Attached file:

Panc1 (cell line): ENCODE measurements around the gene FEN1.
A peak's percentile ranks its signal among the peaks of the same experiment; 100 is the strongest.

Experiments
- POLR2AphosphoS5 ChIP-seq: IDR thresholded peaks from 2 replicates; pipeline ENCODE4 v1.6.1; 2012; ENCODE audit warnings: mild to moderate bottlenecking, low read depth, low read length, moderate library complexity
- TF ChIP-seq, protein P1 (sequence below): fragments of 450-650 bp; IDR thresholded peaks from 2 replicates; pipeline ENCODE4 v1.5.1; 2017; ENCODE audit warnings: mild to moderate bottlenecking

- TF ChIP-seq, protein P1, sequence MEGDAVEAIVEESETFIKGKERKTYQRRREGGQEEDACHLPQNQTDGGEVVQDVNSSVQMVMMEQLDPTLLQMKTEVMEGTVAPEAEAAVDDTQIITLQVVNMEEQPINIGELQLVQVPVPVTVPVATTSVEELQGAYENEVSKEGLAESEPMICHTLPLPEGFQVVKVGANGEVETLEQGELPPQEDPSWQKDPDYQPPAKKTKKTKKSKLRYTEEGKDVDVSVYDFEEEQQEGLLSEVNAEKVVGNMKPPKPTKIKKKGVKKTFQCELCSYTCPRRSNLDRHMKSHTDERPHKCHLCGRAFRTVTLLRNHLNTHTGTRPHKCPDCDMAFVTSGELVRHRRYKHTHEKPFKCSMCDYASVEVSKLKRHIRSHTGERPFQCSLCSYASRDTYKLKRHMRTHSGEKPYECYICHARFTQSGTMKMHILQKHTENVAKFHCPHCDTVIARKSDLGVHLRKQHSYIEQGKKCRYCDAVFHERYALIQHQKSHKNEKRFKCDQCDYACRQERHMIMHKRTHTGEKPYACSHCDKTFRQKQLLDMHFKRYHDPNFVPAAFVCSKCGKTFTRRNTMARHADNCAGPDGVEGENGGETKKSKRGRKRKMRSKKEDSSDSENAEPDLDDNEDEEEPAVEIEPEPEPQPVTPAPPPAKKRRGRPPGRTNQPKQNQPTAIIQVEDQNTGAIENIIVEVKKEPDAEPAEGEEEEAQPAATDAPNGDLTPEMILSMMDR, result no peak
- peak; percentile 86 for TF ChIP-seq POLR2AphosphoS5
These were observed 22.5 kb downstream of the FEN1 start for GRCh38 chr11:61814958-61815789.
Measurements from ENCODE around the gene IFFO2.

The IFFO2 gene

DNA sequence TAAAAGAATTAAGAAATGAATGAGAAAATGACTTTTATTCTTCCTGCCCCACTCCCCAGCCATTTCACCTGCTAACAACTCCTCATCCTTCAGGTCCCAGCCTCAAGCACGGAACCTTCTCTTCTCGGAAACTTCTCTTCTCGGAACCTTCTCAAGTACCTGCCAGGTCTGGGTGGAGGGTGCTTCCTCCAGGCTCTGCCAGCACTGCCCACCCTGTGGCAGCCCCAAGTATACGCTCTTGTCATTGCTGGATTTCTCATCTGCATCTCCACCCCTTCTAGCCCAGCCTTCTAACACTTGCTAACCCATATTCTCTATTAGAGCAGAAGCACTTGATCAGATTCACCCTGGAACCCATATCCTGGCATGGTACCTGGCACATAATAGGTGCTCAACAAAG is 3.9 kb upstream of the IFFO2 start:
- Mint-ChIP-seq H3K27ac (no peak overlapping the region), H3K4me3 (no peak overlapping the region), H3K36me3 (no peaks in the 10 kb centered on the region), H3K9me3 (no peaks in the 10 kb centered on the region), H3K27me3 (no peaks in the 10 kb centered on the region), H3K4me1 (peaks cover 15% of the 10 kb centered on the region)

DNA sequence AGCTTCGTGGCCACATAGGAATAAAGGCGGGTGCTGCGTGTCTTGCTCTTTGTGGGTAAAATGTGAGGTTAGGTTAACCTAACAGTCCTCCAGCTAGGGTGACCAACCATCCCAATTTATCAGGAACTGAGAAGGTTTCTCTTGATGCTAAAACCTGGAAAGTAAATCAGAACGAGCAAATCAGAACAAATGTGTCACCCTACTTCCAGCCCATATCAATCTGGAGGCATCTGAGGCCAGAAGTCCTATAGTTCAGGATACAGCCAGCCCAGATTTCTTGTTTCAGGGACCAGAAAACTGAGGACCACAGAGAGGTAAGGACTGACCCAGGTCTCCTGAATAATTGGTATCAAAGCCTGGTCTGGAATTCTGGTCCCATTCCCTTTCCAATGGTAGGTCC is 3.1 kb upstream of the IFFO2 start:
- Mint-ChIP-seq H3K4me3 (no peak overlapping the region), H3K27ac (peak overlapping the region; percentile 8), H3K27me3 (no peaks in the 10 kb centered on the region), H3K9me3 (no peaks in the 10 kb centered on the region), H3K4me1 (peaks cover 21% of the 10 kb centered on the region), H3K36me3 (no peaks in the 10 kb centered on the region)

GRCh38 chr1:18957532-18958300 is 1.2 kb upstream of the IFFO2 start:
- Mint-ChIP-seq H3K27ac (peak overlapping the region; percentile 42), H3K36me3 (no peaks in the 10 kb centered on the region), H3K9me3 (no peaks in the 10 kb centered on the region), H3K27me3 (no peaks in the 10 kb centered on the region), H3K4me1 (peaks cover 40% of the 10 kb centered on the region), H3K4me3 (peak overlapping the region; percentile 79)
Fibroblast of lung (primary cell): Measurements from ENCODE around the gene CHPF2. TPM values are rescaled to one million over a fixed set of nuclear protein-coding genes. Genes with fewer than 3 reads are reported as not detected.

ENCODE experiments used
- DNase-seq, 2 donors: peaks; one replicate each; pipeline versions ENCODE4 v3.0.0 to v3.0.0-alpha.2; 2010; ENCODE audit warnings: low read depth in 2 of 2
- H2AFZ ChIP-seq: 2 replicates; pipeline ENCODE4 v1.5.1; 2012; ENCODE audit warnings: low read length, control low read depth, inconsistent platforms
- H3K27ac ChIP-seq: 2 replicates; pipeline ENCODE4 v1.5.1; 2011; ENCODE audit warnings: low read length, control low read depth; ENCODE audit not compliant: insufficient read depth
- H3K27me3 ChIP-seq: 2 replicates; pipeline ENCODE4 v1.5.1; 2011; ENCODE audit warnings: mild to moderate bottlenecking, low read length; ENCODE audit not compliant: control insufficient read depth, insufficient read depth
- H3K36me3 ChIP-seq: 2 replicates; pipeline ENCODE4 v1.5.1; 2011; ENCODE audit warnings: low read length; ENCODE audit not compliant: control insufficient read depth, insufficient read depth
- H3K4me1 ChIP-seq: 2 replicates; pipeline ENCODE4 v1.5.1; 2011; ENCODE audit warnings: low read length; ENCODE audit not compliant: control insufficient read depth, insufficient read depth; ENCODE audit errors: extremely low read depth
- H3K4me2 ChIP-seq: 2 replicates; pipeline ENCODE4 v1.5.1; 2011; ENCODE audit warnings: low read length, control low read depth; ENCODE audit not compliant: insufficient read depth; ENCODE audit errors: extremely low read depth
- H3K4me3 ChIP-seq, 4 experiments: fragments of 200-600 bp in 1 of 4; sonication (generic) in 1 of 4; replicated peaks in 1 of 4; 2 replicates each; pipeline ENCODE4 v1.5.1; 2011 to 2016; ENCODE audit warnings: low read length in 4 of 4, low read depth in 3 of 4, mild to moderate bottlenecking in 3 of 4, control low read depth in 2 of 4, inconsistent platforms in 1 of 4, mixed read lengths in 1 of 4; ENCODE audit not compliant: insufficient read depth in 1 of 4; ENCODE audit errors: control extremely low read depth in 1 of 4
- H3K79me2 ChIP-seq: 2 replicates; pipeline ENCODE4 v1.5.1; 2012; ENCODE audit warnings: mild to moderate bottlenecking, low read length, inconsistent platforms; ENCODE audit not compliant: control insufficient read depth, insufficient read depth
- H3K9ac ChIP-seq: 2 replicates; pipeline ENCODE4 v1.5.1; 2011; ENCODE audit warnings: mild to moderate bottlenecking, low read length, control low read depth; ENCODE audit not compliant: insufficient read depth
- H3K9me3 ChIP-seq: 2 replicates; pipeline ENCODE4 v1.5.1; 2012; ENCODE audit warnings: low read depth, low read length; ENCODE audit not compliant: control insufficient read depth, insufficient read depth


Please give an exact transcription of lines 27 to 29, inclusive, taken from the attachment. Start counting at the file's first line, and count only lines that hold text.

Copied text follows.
- H3K79me2 ChIP-seq: 2 replicates; pipeline ENCODE4 v1.5.1; 2012; ENCODE audit warnings: mild to moderate bottlenecking, low read length, inconsistent platforms; ENCODE audit not compliant: control insufficient read depth, insufficient read depth
- H3K9ac ChIP-seq: 2 replicates; pipeline ENCODE4 v1.5.1; 2011; ENCODE audit warnings: mild to moderate bottlenecking, low read length, control low read depth; ENCODE audit not compliant: insufficient read depth
- H3K9me3 ChIP-seq: 2 replicates; pipeline ENCODE4 v1.5.1; 2012; ENCODE audit warnings: low read depth, low read length; ENCODE audit not compliant: control insufficient read depth, insufficient read depth